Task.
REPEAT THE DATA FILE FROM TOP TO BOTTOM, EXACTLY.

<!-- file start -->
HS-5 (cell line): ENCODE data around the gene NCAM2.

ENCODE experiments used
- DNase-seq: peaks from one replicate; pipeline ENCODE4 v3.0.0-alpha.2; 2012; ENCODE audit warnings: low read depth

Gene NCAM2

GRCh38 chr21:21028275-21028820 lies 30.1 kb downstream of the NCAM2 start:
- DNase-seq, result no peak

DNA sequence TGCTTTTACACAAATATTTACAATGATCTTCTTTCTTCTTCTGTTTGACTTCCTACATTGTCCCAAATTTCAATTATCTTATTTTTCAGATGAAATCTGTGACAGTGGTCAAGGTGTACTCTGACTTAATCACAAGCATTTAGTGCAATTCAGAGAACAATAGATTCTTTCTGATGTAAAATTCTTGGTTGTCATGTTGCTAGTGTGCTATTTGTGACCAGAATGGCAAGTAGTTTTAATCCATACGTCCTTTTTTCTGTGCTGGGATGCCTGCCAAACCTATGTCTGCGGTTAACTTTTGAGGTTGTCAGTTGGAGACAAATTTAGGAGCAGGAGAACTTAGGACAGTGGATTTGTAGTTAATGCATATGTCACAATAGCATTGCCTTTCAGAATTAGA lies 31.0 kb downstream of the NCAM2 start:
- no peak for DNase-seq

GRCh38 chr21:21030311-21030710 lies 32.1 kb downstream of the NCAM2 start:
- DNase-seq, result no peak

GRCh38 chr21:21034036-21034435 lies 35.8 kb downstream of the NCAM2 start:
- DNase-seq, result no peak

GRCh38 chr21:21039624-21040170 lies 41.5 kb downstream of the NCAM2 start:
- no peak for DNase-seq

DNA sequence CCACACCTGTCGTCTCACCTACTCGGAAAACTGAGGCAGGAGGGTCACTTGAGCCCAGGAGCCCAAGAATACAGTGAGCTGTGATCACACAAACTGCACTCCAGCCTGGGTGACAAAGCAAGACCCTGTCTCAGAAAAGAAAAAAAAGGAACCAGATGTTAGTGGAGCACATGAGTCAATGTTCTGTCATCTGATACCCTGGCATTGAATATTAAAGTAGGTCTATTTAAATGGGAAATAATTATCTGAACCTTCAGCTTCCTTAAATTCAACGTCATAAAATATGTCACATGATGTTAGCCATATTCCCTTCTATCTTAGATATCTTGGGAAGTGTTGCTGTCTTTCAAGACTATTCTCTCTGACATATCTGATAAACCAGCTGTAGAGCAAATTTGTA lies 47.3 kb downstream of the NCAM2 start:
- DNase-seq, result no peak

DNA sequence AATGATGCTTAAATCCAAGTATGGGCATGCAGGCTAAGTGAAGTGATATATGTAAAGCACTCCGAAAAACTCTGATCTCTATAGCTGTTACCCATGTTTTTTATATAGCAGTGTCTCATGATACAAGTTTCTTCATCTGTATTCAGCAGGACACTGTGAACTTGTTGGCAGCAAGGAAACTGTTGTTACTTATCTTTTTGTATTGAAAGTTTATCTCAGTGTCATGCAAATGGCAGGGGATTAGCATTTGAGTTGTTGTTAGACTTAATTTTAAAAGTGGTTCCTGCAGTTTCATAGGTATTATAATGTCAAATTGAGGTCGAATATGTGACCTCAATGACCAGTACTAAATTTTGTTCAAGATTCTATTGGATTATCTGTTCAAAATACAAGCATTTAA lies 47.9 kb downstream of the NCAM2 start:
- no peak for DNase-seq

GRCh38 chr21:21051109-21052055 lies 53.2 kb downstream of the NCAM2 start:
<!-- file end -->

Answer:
HS-5 (cell line): ENCODE data around the gene NCAM2.

ENCODE experiments used
- DNase-seq: peaks from one replicate; pipeline ENCODE4 v3.0.0-alpha.2; 2012; ENCODE audit warnings: low read depth

Gene NCAM2

GRCh38 chr21:21028275-21028820 lies 30.1 kb downstream of the NCAM2 start:
- DNase-seq, result no peak

DNA sequence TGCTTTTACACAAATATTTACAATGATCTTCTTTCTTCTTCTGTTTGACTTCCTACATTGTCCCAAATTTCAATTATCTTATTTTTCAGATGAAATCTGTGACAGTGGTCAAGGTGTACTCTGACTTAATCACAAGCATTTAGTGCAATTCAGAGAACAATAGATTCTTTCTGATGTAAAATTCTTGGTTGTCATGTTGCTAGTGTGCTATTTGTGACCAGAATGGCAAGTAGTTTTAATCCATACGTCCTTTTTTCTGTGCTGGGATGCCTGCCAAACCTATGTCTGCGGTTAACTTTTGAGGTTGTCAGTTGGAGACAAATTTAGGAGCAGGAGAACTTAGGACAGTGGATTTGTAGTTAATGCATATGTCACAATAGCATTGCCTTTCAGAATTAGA lies 31.0 kb downstream of the NCAM2 start:
- no peak for DNase-seq

GRCh38 chr21:21030311-21030710 lies 32.1 kb downstream of the NCAM2 start:
- DNase-seq, result no peak

GRCh38 chr21:21034036-21034435 lies 35.8 kb downstream of the NCAM2 start:
- DNase-seq, result no peak

GRCh38 chr21:21039624-21040170 lies 41.5 kb downstream of the NCAM2 start:
- no peak for DNase-seq

DNA sequence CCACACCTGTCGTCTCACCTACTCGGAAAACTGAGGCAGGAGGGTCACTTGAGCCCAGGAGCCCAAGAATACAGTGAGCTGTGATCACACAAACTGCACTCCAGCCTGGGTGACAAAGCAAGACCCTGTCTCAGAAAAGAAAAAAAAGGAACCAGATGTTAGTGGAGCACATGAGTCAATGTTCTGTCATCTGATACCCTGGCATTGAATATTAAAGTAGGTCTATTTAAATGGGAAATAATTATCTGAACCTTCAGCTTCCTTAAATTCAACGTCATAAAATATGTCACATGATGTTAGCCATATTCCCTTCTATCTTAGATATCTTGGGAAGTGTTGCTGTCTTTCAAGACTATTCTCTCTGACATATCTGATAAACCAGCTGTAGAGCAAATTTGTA lies 47.3 kb downstream of the NCAM2 start:
- DNase-seq, result no peak

DNA sequence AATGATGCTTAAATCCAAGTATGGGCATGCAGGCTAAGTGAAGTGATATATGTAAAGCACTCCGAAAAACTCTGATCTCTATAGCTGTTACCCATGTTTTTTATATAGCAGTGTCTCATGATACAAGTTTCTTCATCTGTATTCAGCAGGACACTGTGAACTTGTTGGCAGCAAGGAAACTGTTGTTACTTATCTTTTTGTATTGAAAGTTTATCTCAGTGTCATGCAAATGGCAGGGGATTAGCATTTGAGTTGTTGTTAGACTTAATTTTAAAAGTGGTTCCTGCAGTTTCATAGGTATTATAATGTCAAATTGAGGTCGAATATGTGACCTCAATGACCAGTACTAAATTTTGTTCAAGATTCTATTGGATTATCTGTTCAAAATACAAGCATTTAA lies 47.9 kb downstream of the NCAM2 start:
- no peak for DNase-seq

GRCh38 chr21:21051109-21052055 lies 53.2 kb downstream of the NCAM2 start: